Zen and the Art of Potty Training

SunsetMama, take a deep breath and count to 3.

1… [Exaggerated Breath] 2... [Exaggerated Breath] 3… [Exaggerated Breath]

This is the sort of thing my 2 year old says to me, and she’s ALWAYS onto something.  Maybe she suspects that I’m not going to like what she’s about to do.  Maybe she can tell I’ve already had a LONG day.  Maybe she knows I’ve heard one too many toddler demands already.

Being a parent to a toddler, it’s not always easy to keep your cool.  I know, on those longest of days, I can hear the tension start to come into my voice.  I can feel my body starting to let out a big sigh.  I can almost see my blood pressure starting to rise.  Toddlers pick up on these unconscious signals SO easily.  And, hard as it is, especially while potty training, they need us to be calm and supportive.  I know – easier said than done when there’s pee on the floor.

I never meditated before starting those recommended pre-natal yoga classes.  The classes I took were *heavy* on the meditation – we’re talking 31 minutes at a time, often with hands in pretty uncomfortable positions.  A strange kind of torture at first.  But it grew on me.  Admittedly, I’m not very "good” at it.  My mind wanders.  I have trouble letting go.  I’m always *doing* something.  But I try.  And I can accept whatever I CAN accomplish in that short time.  Breathe in, breathe out, experience that simplest reflection of being alive, and enjoy BEING ALONE.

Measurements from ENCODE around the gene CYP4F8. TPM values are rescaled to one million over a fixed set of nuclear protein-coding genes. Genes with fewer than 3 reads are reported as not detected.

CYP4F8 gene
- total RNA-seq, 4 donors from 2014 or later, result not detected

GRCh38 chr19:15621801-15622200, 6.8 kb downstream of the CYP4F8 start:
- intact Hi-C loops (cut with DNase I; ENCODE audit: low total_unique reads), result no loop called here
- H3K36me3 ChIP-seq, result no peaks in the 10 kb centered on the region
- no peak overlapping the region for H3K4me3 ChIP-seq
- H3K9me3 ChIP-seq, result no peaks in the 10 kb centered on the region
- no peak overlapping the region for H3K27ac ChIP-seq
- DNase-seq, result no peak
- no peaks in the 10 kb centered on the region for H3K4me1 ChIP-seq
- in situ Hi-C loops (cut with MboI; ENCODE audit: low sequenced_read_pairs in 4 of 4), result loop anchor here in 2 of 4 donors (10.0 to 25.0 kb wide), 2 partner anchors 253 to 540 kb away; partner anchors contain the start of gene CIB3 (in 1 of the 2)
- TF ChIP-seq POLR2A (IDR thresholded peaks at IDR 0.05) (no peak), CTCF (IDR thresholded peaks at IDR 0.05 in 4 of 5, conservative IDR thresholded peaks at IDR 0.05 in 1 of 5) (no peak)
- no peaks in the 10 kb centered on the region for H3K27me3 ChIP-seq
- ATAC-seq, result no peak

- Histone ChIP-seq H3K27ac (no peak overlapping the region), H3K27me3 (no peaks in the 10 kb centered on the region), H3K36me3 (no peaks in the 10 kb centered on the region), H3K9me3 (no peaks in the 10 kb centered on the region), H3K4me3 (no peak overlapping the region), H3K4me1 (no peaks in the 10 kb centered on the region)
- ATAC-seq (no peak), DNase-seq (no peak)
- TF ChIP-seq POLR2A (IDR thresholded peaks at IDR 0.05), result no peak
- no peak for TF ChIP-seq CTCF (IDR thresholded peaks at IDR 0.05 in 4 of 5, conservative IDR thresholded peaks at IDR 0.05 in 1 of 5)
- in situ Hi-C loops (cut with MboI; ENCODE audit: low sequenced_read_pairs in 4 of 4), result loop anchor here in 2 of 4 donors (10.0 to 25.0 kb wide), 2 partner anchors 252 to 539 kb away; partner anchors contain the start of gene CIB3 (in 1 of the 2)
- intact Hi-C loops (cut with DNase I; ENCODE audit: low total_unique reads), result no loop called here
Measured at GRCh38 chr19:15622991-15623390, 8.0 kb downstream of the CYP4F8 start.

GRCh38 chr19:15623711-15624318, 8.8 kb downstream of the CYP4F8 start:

Until I started, I didn’t know just how beneficial meditation could be to a new mother.  These days, I only manage to set aside a few minutes a week to take this time to myself.  But even that helps.  I first started to notice its effects when dealing with helping my baby learn to sleep.  As I’ve started to practice this more, I CAN take a few deep breaths and tap into at least some of that delicious calm produced by being “one with myself”, even with a testing toddler right in front of me. This is invaluable to help me get through those toughest moments of parenthood, as least a little bit more easily than I would have otherwise.

Even if you have another way of decompressing, at the end of a long day of potty training, take a moment to count to 3 and take a deep breath.  Take a moment to see any sort of progress you can – no matter how small.  Take a moment to revel in what a complicated task your child is learning – learning about their body, its sensations, and social process of where pee and poop go.  Remember that some days will be better than others.  Then, take another deep breath.  You can do this!

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